Wednesday, May 27, 2009

Twilight by Stephanie Meyer

So yeah. I read the tween vampire romance thing. I’m not ashamed. Not too ashamed anyway. Think about it the way you would Harry Potter and you’ll feel less guilt about how delicious it can be sometimes.

Twilight is the first in a four novel series Mrs. Meyer wrote over the last four to six years. There is a movie, which I’ve not seen. The novels sold; bigtime.

So I read through them in the first month of this new year, amid the tumult and pomp of presidential transition and towards the springlike week of Valentine’s Day. They were a great candy coated escapist fantasy.

Bella Swan moves to the town of Forks. She’s an odd-girl out, who doesn’t fit in with much of anyone. She’s awkward and charming and horrifically self-absorbed. Then she meets the Cullen family and her world is changed forever. Cause… You guessed it. They drink blood like barflies shoot tequila.

This first novel deals with Bella’s budding relationship with Edward, and her coming to grips with the supernatural elements of the world around her.

It’s short, written at about a sixth grade level.

New Moon by Stephanie Meyer
In the second installment, things continue more or less in the same tempo as they did in Twilight, only with a change of leading man. As the title indicates, the werewolves which were hinted at in the first novel come out to play, and we learn lots more about them. Poor Bella is heartbroken, and cries entirely too much throughout this book. Jake’s loveable demeanor and the ending redeem what is otherwise the weakest entry in the series.

Eclipse by Stephanie Meyer
The tween vampire bit takes a step forward here and we get a healthy tale of teen boys fighting over the girl they both want. Of course, one is a vampire, the other a werewolf, but hey, that’s what you get when you take a trite trope, like using vampirism as a metaphor for budding sexuality. However, the yarn is entertaining, very fast to read, and I almost guarantee you’ll go out to buy the next one right away. Because, while Mrs. Meyer seems as unaware of convention, or the rich canon in which she is writing as one could imagine, she does make you want to know what happens next to Bella, Jacob, Edward, Alice, and the rest.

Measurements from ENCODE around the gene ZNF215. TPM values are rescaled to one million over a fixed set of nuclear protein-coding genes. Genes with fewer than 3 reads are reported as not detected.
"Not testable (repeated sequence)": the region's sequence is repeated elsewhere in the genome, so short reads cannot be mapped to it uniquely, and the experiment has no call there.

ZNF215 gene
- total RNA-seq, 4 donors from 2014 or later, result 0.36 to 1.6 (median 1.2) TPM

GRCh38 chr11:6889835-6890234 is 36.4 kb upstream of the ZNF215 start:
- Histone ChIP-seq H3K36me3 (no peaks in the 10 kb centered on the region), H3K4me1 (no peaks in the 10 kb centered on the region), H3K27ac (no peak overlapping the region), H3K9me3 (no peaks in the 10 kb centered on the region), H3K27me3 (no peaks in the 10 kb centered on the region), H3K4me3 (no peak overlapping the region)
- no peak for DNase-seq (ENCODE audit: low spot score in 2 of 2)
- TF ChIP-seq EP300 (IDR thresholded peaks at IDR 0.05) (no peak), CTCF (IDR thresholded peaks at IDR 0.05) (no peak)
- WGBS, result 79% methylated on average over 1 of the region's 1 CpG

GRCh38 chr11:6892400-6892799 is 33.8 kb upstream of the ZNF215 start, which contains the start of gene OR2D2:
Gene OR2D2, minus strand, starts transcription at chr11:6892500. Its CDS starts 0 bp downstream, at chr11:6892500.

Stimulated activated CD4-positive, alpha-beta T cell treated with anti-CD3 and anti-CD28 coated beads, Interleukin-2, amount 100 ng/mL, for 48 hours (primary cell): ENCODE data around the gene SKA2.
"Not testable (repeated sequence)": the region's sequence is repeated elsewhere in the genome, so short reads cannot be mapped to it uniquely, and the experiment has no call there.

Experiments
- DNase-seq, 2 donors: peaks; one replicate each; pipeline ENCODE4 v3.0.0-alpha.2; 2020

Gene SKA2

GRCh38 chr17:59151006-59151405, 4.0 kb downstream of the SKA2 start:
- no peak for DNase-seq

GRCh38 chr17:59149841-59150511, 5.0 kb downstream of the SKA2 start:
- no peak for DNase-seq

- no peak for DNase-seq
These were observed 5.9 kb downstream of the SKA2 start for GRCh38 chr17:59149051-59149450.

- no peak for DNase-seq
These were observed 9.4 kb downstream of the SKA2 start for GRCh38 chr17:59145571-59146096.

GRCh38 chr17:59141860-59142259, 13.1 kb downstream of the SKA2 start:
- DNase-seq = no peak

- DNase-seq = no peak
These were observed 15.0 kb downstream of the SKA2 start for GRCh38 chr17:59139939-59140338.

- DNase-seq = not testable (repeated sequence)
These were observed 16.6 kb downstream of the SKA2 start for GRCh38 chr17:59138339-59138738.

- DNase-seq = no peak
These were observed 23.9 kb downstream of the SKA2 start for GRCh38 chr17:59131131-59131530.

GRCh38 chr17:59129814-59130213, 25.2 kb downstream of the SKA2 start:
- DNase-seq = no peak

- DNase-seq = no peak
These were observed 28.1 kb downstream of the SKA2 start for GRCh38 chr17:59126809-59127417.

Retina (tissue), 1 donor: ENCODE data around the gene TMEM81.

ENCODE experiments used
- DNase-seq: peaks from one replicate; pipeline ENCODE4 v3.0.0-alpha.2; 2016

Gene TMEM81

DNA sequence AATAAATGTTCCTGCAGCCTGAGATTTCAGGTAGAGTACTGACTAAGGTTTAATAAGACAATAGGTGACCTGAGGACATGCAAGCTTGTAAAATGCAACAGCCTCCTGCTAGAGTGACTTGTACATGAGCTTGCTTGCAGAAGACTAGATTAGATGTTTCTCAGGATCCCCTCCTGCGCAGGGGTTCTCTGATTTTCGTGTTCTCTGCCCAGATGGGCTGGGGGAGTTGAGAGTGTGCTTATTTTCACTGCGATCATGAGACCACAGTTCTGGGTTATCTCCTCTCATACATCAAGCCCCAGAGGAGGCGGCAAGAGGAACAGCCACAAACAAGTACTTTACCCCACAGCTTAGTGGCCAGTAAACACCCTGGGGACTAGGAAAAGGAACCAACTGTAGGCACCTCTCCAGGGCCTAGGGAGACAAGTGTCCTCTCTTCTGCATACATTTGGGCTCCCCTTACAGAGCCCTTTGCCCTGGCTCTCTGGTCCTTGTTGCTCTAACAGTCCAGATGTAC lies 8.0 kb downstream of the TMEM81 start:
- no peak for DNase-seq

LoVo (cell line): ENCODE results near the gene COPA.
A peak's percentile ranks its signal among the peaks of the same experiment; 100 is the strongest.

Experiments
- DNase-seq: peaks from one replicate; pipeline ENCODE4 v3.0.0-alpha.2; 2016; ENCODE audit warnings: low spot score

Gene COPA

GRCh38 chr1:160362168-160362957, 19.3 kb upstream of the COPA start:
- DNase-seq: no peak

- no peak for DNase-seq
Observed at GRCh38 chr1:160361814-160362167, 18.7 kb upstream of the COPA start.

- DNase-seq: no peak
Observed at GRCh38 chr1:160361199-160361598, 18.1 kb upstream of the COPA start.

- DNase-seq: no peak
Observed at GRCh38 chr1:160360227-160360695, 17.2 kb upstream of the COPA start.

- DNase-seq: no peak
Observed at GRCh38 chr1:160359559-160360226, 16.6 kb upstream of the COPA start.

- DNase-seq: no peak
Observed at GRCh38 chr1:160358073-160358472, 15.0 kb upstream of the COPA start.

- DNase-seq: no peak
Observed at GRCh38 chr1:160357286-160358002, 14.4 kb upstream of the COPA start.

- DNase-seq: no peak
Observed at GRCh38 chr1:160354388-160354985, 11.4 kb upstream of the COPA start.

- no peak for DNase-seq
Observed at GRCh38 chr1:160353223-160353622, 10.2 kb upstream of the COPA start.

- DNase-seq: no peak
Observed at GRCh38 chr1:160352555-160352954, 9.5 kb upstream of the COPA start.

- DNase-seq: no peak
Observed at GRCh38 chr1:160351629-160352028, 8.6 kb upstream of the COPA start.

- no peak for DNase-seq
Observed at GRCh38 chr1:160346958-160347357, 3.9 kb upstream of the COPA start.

Breaking Dawn by Stephanie Meyer
Here, in the final installment of the mighty Twilight series, things take a big leap forward. For starters, the book is much longer than the previous three. Second, the writing style and narrative jump about five grade levels ahead. We’ve finally got sex, some seriously gruesome scenes, and so on. One gets the feeling that Mrs. Meyer either had a lot of help here, or that it took her a thousand published pages to get warmed up, and that she’s finally come into her own a bit.

The plot takes a radical right turn pretty early into the novel. There’s a cool final showdown, and things are resolved to my satisfaction at least. The core mechanics of the series are still all here: pain, love, loss, angst about feelings, etc. (So don’t expect literature, just expect a slightly matured and longer version of the previous novels.)

As some reviewers have noted, the fourth book can be considered a bit clumsy (like Bella), because almost everyone gets what they want, and frequently we have to bend through some pretty uncomfortable suspensions of disbelief in order to accept the whys and wherefores of the deal. But everything is nicely wrapped up in a bow by the end, so you get what you came for, I suppose.

I’m comfortable saying that I enjoyed this series. I bought the central tenant, and the special powers that the vampires have make you want to be one. So it’s aspirational, and cheesy, and crunchy like popcorn without offering any real sustenance.

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